The Cloud Security Alliance (CSA) raised the curtain Wednesday on a new credential and training materials to enable security professionals to build the knowledge they will need to implement and manage a zero-trust strategy in their organizations. “From industrial control systems to cloud computing to generative AI, the world of pervasive technology has outraced legacy security models,” CSA co-founder and CEO Jim Reavis said in a statement. “Zero-trust ‘never trust, always verify’ principles are clearly the path forward,” he continued, “and we anticipate virtually all organizations to apply this strategy to diverse technological environments in order to protect strategic assets and prevent breaches.”
According to the CSA, the new Certificate of Competence in Zero Trust (CCZT) will provide its holder with an in-depth understanding of zero trust architecture, its components, and its functioning. It also includes foundational zero-trust best practices released by leading authoritative sources such as CISA and NIST, innovative work around the software-defined perimeter (SDP) by CSA Research, and guidance from zero-trust experts such as John Kindervag, founder of the zero-trust philosophy.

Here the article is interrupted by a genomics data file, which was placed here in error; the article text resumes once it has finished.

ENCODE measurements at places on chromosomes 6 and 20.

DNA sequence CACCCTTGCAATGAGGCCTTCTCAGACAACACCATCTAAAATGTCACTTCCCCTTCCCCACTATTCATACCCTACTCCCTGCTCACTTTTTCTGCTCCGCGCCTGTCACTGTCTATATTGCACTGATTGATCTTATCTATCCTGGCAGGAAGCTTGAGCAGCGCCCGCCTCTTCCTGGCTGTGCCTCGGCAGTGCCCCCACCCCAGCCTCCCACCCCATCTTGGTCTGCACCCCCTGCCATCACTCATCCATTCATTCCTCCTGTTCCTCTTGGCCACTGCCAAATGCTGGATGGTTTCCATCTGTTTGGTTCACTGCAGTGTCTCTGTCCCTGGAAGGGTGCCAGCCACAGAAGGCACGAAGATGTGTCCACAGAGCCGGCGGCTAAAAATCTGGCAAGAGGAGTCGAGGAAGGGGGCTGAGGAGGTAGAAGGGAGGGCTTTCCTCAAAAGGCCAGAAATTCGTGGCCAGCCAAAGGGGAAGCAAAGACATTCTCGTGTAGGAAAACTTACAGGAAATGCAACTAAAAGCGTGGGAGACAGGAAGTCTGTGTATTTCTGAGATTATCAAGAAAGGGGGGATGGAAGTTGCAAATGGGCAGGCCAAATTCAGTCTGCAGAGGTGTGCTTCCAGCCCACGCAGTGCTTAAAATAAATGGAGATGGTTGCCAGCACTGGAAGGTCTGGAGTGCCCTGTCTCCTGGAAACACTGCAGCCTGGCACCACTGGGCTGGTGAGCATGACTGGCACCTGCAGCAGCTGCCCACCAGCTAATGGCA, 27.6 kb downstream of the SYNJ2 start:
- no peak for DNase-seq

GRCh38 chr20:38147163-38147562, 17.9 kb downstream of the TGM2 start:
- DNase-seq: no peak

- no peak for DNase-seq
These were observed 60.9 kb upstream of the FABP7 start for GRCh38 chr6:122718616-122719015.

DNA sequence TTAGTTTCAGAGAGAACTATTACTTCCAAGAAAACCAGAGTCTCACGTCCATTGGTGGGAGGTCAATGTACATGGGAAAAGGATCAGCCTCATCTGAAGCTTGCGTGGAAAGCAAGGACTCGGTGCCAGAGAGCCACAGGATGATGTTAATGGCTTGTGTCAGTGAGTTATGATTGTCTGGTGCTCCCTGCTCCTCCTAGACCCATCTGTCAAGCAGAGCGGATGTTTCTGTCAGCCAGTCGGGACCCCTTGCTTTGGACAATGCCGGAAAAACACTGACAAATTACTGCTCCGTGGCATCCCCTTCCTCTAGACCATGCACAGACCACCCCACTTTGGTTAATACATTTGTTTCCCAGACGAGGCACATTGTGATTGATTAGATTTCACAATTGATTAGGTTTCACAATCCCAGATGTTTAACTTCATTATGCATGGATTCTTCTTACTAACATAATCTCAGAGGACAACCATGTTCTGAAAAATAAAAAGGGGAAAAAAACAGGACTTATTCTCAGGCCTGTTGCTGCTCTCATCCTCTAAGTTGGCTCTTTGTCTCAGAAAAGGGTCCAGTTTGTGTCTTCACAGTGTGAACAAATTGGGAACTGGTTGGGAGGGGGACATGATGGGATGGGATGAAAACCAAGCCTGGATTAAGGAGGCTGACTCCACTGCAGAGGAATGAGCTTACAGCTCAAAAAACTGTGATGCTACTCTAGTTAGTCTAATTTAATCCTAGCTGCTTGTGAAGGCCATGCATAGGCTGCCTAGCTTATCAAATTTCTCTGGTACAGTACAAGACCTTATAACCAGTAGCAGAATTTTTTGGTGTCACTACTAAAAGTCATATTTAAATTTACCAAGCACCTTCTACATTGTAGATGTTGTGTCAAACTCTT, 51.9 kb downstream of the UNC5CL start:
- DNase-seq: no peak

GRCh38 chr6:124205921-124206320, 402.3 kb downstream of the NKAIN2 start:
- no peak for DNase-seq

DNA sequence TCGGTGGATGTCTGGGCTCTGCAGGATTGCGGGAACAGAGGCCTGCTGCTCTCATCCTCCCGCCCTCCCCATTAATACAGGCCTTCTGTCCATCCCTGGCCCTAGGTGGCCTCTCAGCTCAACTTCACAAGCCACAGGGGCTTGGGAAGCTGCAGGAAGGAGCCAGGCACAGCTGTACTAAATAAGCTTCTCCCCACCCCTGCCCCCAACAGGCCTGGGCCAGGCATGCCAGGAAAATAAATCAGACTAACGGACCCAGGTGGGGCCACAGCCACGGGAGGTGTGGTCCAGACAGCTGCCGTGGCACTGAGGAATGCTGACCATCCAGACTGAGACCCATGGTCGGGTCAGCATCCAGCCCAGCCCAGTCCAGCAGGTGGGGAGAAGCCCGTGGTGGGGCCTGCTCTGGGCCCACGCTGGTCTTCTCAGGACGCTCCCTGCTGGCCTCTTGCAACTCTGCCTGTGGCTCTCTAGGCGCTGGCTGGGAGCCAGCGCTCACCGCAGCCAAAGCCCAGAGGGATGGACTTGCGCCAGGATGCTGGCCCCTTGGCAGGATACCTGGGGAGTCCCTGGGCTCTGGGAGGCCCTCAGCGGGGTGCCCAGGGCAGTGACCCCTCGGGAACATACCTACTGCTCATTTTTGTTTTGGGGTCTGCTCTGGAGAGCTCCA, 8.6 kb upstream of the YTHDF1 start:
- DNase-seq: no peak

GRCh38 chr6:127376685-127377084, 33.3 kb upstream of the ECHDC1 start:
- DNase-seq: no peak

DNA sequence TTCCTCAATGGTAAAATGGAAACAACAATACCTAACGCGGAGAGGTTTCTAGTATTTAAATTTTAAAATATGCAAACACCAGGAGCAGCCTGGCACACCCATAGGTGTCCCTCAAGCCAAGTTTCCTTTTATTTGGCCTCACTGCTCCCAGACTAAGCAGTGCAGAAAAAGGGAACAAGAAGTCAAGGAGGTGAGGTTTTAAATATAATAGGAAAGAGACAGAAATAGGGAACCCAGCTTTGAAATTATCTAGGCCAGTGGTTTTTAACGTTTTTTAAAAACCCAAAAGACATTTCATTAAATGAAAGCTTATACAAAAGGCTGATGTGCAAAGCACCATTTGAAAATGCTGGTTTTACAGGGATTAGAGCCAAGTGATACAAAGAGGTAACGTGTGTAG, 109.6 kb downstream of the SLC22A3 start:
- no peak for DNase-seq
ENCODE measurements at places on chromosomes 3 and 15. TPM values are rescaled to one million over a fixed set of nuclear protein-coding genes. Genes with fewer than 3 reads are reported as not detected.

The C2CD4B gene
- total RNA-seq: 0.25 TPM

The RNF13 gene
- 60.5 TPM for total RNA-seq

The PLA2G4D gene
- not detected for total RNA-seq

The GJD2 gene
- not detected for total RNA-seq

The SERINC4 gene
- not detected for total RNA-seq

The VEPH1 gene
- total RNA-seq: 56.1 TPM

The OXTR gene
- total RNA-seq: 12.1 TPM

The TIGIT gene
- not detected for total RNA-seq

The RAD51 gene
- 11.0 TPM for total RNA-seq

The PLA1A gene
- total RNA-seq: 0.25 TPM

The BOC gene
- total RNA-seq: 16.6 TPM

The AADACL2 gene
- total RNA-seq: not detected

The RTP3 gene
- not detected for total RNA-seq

Certificates create a baseline of knowledge and competency
In launching its certificate program, the CSA is stepping into an area that’s become muddy over time. “Zero trust is a compelling construct that if done properly delivers great security value to organizations who embrace it,” says Nick Edwards, vice president of Menlo Security, a zero-trust web security company. “Unfortunately, like many things in the technology industry, industry frameworks get over-hyped and abused by the vendor community, resulting in a dilution of value and overall skepticism toward the original idea.”
“Certificates can be a good way to create a baseline of knowledge and competency that help organizations execute zero-trust properly and focus on the ‘signal’ from the ‘noise’,” Edwards adds.
Gartner Senior Director for Security and Risk Management Wayne Hankins agrees. “The cybersecurity paradigm is often obscured by vendors who present their products as single [zero-trust] solutions,” he says. “To execute their corporate zero-trust strategy without getting caught up in vendor noise, organizations will require the guidance of experienced thought leaders.”
More zero-trust certificates needed
It may take some time, but certificate programs will have an impact on the spread of zero-trust strategies. “This certificate program won’t have an immediate impact on the adoption of zero-trust architectures because cybersecurity investments are not aligned with current corporate incentives,” says Shane Miller, a senior fellow at the Atlantic Council’s Cyber Statecraft Initiative. “There is a dramatic, global change on the horizon, led by organizations like CISA in the United States, that will begin to address this misalignment.”